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Now that they have been reunited with Gandalf, Aragorn and his companions make their way to the city of Edoras, the capital of Rohan. There, they meet King Théoden, whose mind has been poisoned. With Gandalf’s help, the aged king is returned to vitality and, having gathered the Rohirrim together, they set out to take the battle to Saruman.

Théoden, like so many other characters in Tolkien, is truly a great creation. He has everything that you’d want out of an epic king, particularly once Gandalf manages to free him from the spells that Wormtongue has woven about his mind. Though he is, for the most part, painted as a kindly figure, there’s also something hard about him. While his remark that Háma proved untrustworthy as a doorward is clearly his attempt at humor, it also suggests that the king, like the rest of his people, is still very much driven by a sense of honor that is not easily shaken. …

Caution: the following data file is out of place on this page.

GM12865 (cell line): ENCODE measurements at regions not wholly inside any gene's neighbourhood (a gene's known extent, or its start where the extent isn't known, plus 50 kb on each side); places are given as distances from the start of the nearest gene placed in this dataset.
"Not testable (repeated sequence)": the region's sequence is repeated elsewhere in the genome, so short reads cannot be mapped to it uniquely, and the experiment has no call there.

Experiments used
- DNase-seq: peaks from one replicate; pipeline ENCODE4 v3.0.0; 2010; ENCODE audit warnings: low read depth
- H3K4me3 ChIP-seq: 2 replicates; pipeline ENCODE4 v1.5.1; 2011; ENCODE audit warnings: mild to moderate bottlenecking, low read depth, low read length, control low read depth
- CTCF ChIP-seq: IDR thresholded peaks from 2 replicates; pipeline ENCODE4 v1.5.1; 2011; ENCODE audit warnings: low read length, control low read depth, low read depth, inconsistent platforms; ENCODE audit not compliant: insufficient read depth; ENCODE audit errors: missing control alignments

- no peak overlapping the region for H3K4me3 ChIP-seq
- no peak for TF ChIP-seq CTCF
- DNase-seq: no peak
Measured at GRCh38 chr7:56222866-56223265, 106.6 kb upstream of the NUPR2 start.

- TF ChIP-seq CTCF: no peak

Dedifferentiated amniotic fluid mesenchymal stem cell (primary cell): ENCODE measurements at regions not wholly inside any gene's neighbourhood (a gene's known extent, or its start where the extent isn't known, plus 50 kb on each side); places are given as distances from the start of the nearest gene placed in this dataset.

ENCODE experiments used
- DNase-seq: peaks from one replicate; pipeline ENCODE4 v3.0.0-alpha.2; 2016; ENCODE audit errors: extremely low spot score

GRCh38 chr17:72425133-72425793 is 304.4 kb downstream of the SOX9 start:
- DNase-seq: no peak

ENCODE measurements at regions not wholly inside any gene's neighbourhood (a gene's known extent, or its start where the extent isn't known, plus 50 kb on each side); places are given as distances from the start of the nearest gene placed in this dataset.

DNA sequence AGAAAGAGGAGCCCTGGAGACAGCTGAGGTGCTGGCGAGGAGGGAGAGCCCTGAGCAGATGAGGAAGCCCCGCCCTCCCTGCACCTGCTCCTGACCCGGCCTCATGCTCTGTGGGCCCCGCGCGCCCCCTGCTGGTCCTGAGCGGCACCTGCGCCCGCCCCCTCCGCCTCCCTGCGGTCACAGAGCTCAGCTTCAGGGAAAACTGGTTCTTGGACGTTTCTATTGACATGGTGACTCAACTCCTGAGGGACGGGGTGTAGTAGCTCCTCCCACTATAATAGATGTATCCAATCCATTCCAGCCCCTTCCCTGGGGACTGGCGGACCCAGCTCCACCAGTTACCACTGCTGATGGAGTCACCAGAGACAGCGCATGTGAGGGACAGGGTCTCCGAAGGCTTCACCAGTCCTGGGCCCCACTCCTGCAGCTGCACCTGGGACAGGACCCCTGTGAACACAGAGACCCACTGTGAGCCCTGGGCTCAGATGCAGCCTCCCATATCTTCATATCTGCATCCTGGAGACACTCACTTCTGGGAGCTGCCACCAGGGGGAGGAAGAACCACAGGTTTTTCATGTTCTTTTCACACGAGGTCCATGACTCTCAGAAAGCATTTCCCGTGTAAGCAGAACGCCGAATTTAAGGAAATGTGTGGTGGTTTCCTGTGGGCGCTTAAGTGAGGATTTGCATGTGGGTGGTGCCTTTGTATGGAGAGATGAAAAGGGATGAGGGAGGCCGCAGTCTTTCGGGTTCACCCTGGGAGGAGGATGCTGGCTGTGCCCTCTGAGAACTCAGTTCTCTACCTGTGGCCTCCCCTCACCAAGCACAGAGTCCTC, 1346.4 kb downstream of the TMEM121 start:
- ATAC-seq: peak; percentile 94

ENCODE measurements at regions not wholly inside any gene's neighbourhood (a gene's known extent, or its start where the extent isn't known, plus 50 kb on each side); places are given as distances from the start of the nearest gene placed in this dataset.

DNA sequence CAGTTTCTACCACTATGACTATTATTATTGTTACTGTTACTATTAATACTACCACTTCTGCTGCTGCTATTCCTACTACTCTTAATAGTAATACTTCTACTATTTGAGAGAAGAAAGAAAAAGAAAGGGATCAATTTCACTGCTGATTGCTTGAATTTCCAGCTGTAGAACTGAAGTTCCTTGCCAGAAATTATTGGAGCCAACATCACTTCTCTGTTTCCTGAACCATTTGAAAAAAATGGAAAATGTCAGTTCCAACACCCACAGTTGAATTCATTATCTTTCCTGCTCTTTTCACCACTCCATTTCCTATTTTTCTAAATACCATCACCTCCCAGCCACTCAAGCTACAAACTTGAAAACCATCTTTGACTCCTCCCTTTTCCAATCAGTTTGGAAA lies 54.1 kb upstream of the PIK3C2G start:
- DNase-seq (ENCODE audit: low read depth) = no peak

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And so we come at last to one of the most exciting chapters in the entire saga, when it is revealed that Gandalf, whom the others thought perished in Moria, has in fact been sent back until his task is done. During their surprise reunion, Aragorn, Gimli, and Legolas learn much about what has befallen their friend, including his description of his terrifying fight with the Balrog. The chapter closes with the four riding off to Edoras, where they will be the King of Rohan.